RG: I think it’s a systemic flaw that bothers me about NGOs — and I mean local NGOs, as international ones have their own set of problems. Local NGOs are built on a system of funding that is project-specific. Foreign donors give them money, but as soon as the project is over, they have to go back and beg for more.
Their work has to depend on what the donors are interested in. Maybe they’ll have to change specialty. If they were doing agriculture, maybe they need to switch to health, and maybe after that they’ll have to switch to education.
It’s not a very sane system, and you don’t get very good results out of it. The uncertainty about when and where their next project will be is not a very good system to build on — they can’t build institutions that will remain, because they’re at the whim of what money they can find.
I tell all the people that come and visit me after getting an NGO project funded to spend it on building lasting institutions. This foreign money isn’t going to be here forever, at some point it’s going to start disappearing.
You know what it’s done with the older generations in Afghanistan? They’ve become dependent on this money. It’s killed their creativity and their sense of initiative.
BRIGHT: You said international NGOs had their own set of issues. What are they?
RG: They’re more sophisticated but they compete amongst themselves for donor funds and they often don’t communicate with each other because they’re all competing for the same pool of money.They also skew reality in the process. They have to say Afghanistan is in terrible shape because they have to justify why they’re coming to work here. They end up contributing to the negative media about the country because they need to show how desperate the situation is in Afghanistan to get enough money.
They’re also not really trying to work with us as partners. Once they’ve spent some time in Afghanistan they realize we’re their partners, but they always come in with the idea that they know better, that they’ll tell Afghans what to do. It doesn’t work like that in Afghanistan.
I was watching a presentation by an international NGO recently and they had an infographic about the gains of women in Afghanistan: how many justices are now women, how many deputy ministers are now women. It was presented as if they had accomplished it. But each of these measures were done by the Afghan government, by Afghan women. If there hadn’t been political will, it wouldn’t have happened.
BRIGHT: You spoke about your choice to wear a headscarf to Devex World, an international development conference, saying that you wore it to show people that a woman wearing one “can have ideas and can express herself.” Could you tell us more about this?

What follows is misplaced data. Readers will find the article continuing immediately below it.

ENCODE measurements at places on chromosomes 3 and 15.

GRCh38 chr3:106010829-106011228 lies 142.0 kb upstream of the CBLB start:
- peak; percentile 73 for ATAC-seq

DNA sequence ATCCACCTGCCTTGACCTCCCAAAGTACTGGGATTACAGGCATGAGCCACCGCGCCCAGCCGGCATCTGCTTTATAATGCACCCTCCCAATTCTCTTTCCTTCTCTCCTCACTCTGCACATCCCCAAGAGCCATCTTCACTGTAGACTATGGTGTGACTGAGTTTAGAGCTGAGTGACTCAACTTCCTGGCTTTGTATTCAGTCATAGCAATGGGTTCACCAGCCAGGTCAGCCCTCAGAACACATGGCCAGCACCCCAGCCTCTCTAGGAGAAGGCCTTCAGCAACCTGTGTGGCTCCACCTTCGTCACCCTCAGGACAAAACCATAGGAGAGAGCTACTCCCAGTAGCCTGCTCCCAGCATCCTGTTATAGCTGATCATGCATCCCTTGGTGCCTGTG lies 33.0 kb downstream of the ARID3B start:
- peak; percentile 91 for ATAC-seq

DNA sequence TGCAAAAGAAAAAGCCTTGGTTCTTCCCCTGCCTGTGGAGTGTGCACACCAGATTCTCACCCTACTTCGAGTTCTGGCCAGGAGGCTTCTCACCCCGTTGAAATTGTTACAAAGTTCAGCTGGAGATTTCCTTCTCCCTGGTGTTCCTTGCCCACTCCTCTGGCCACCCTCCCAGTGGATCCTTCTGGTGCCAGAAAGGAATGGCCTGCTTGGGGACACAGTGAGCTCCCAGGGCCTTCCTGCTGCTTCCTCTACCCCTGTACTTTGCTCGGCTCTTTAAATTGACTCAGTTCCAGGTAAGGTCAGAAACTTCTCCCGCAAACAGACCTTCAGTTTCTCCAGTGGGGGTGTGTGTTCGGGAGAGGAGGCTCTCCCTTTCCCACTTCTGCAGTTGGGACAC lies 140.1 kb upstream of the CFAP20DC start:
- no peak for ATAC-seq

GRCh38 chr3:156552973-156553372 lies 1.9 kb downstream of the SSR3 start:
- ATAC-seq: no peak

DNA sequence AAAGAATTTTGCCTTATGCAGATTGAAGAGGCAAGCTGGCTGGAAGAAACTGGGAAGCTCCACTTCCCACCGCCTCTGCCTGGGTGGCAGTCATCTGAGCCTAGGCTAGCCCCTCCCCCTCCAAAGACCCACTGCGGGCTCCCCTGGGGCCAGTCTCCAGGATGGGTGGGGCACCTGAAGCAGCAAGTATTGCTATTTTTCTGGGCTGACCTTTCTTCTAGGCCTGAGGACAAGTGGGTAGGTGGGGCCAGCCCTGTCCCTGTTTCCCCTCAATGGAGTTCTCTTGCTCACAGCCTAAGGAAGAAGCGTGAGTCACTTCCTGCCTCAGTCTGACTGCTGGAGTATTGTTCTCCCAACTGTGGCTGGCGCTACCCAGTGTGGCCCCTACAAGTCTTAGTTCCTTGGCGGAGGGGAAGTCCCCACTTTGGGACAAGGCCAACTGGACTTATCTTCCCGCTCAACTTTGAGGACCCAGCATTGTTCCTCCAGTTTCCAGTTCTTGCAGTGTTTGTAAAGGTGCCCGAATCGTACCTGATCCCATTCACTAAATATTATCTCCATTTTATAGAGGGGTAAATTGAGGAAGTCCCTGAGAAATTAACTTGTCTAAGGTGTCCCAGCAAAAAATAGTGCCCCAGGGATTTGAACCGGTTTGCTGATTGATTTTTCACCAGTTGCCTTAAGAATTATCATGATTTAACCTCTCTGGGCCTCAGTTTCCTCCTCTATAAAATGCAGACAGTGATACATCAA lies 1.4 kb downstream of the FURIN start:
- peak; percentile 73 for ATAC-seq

RG: What I have noticed in my not-very-short life is that people react to who they’re meeting based on what they’re wearing, and how they’re dressed, and what kind of shoes they have. I think it’s really the wrong attitude. We need to learn to see beyond appearance: what are a person’s aspirations, do you agree with what the person is saying?
Especially now, with the question of the scarf, people attribute all sorts of opinions and ideas to women wearing headscarves that are probably very far from what they’re actually thinking.
BRIGHT: What stories do you wish the international press was telling about Afghanistan?
RG: We have come a long way since 2001. People have regained hope. Young people are no longer trying to go find fortune in Europe or other countries. We’re becoming a cohesive society. We’re trying to get over these divisions between ethnic and religious groups.
Young people are coming of age without the same prejudices their parents had. We have a whole population of older people who are still living the fights of the 1980s and 1990s, but the younger generation has much less baggage. They understand the concept of citizenship and they have much more of an understanding of civic responsibility.
It’s only been since 2001 that we had a regime that was trying to become a democracy. Before that, people weren’t really citizens; they were subjects. There was a small minority that led the country and if you were one of them, you had a very good life and if you were not you had a very bad life.
Young people understand that you elect a person for five years and after that you go back to the polls and decide whether or not to elect somebody else. Fortunately, 46 percent of the population is under 15 now. We have a very young population and that makes me very hopeful.
The media loves a negative story, unfortunately. If it’s sensational, it’s good copy. But slowly, slowly we’re starting to have a few nice achievements: We have young people in positions of authority, almost half the cabinet is under 40, and 11 women are deputy ministers.
BRIGHT: Do you have any advice for someone traveling to or working in Afghanistan?
RG: Listen to people; meet with as many people as you can. Afghan people, if you treat them with respect, they will return that respect manyfold. Listen, listen, listen.
BRIGHT: Anything else you’d like readers to know about Afghanistan?
RG: I’d love to give two book recommendations, to help people understand the country better. One is Ghost Wars by Steve Coll, which talks about the complexity of international interventions in Afghanistan. The other is A Fort of Nine Towers by Qais Akbar Omar. It’s a personal account of the tribulations of a family during the decades of civil war. It has some beautiful passages and some horrible ones, but it paints a true picture of Afghanistan.